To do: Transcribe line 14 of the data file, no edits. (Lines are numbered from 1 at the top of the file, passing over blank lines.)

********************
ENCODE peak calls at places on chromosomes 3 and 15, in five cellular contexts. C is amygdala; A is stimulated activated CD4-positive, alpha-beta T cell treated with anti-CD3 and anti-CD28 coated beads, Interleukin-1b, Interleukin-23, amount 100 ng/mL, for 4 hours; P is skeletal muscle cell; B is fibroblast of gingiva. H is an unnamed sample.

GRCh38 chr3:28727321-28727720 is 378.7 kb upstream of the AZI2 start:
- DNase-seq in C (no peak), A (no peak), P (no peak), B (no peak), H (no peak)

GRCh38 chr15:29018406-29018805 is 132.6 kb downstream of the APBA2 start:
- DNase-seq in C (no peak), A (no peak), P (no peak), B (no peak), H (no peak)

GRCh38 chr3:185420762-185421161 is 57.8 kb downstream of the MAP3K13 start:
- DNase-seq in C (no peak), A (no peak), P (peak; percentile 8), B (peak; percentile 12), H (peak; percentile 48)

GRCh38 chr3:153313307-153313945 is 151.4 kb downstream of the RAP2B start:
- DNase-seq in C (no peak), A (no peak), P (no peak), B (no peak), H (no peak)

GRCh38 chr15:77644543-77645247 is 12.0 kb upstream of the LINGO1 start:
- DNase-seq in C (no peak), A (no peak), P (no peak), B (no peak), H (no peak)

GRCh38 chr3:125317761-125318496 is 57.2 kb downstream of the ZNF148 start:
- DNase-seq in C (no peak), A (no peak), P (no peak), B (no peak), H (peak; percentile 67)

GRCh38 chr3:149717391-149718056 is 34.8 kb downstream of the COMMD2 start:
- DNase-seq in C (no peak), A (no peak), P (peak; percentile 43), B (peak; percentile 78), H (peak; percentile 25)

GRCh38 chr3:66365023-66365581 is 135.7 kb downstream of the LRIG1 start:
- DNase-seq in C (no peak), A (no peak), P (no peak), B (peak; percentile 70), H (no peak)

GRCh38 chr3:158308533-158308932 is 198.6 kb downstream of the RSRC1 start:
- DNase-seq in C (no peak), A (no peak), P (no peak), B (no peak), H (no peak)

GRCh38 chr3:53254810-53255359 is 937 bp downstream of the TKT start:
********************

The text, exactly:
GRCh38 chr3:149717391-149718056 is 34.8 kb downstream of the COMMD2 start: